Take the 2-minute tour ×
English Language & Usage Stack Exchange is a question and answer site for linguists, etymologists, and serious English language enthusiasts. It's 100% free, no registration required.

Which is/are the correct and natural answer(s) to this question?

  • It is ten miles far from here.
  • It is ten miles far away from here.
  • It is ten miles far away.
  • It is ten miles away.
  • It is ten miles away from here.
share|improve this question
2  
a, b, c are wrong, d, e are right. –  Mitch Apr 13 '12 at 15:46

6 Answers 6

Usually you imply the current position in the question, and imply everything except the distance in the answer (as it's given in the question), so it would be just:

"How far is it to the safari park?"
"Ten miles."

If you flesh that out with all the redundancy, you get:

"How far is it to the safari park from here?"
"It's ten miles to the safari park from here."

You can of course leave out different parts of the answer, and change the order:

"It's ten miles from here."
"It's ten miles to the safari park."
"It's ten miles."
"It's ten miles from here to the safari park."
"From here it's ten miles to the safari park."
"From here it's ten miles."
"The safari park is ten miles from here."

You can use away instead of from here:

"It's ten miles away."
"The safari park is ten miles away."

share|improve this answer
4  
I would say the most natural is "It's ten miles from here". –  user545424 Apr 13 '12 at 17:38
    
Don't forget the still popular "Ten clicks" –  Peter Ajtai Apr 13 '12 at 20:49
    
:) Except - I think that's "klicks," and that's short for kilometers. –  Don Branson Apr 13 '12 at 20:57
    

Both of these are correct:

It is 10 miles away.

It is 10 miles from here.

share|improve this answer
1  
(minor note for the questioner: both "ten" and "10" are acceptable. Some style books will say "spell out small numbers, use numerals for larger ones") –  horatio Apr 13 '12 at 16:11
    
Ooooo...my AP style was showing, wasn't it!? Good point, Horatio. –  JLG Apr 13 '12 at 16:28

Far is an adjective that denotes an indeterminate distance. It's almost synonymous with distant, although that usually denotes a distance which can be measured.

Consequently you can say How far [away] is... because you are asking about a distance which is not known.

For the answer, the distance is known, so far should not be used, and It's ten miles away is correct. Again, distant isn't generally used. It's ten miles distant is technically correct but not idiomatic.

You don't need to add "from here" because you have referenced it in the question, so it's implicit in the answer.

share|improve this answer

Assuming "ten miles" has to be a part of the answer:

  1. It is ten miles from here.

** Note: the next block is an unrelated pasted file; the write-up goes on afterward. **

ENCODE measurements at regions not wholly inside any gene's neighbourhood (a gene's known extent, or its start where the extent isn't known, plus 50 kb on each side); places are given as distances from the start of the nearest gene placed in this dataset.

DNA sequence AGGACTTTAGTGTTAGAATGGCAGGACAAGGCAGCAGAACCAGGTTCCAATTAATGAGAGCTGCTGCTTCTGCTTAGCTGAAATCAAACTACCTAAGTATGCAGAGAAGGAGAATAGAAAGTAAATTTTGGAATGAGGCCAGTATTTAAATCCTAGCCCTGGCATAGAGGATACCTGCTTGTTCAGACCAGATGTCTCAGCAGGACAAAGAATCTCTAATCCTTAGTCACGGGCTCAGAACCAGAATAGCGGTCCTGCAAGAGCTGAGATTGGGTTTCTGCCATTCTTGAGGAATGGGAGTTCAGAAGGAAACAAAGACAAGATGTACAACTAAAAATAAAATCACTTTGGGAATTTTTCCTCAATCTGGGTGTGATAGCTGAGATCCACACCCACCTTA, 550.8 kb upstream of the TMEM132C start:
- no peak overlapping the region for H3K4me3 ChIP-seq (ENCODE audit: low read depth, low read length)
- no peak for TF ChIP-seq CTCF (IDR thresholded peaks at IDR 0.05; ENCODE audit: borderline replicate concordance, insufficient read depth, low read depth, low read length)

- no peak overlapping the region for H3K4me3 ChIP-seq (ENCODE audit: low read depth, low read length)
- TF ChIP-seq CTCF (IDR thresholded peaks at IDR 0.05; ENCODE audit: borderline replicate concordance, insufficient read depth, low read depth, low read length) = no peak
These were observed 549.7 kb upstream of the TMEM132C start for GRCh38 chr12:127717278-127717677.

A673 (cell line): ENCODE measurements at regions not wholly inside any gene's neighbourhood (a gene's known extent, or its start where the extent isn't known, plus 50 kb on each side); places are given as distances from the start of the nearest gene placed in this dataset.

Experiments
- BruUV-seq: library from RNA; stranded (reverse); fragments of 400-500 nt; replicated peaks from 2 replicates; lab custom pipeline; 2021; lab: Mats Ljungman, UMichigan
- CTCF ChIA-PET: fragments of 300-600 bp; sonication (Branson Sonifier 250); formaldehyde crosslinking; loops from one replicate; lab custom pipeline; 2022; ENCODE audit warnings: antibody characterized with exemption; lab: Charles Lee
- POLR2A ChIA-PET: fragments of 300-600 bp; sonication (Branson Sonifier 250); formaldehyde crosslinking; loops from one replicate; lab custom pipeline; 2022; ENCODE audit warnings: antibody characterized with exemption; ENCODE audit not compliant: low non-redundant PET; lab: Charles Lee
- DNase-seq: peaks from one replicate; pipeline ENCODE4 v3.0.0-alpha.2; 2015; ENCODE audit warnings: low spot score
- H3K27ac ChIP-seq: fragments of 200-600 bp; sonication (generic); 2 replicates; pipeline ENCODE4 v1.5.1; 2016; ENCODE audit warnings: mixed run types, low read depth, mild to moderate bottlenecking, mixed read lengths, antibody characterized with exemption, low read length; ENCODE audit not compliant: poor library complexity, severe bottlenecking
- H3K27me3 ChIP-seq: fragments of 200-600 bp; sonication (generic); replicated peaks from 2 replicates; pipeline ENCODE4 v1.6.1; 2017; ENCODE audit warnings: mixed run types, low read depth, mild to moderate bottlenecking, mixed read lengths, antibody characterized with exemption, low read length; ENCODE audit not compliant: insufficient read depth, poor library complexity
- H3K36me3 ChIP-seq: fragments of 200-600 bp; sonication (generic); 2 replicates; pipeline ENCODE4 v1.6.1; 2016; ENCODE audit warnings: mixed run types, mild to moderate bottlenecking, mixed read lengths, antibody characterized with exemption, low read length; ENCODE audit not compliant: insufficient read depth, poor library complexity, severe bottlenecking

2. It is ten miles away.
share|improve this answer

You've already established the starting place in the question:

How far is the safari park from here?

So the answer need not include this. Ten miles is the shortest possible answer. Ten miles away is good too.

share|improve this answer

Ditto Cornbreak, Indrek, and JLG.

Let me just add, after seeing options you considered: "Far" is being used as an interogatory word here and would not normally be part of the answer to such a question. Just like if someone asked you, "Who is the owner of the safari park?", you wouldn't reply, "The owner is who Fred Smith," but just "The owner is Fred Smith" or simply "Fred Smith".

Side note: For some reason I've never understood, school teachers in America routinely insist that the answer to a question must include all the information from the question. That is, if a test question asks, say, "On what continent is France located?", the student is expected to answer, "France is located on the continent of Europe". The student who writes simply "Europe" is marked wrong. I always thought this a silly rule. But if you take classes in America, you may have to deal with it.

share|improve this answer
3  
True about U.S. teachers requiring that. I think they're trying to get students to write in complete sentences, which we English enthusiasts probably should applaud! –  JLG Apr 13 '12 at 15:54
    
In high school I was marked wrong for the short answer on the basis that they were not complete sentences, not that they didn't regurgitate all of the information. –  Don Branson Apr 13 '12 at 21:02
    
I had a chemistry teacher who made fun of other teachers for that. He said on his tests, if he asks, say, "What chemical reaction occurs when you mix A with B?", just answer with the chemical equation or the resultant product. You don't have to write, "Yes indeed, when you mix A and B there is a chemical reaction ..." –  Jay Apr 16 '12 at 15:51

Your Answer

 
discard

By posting your answer, you agree to the privacy policy and terms of service.

Not the answer you're looking for? Browse other questions tagged or ask your own question.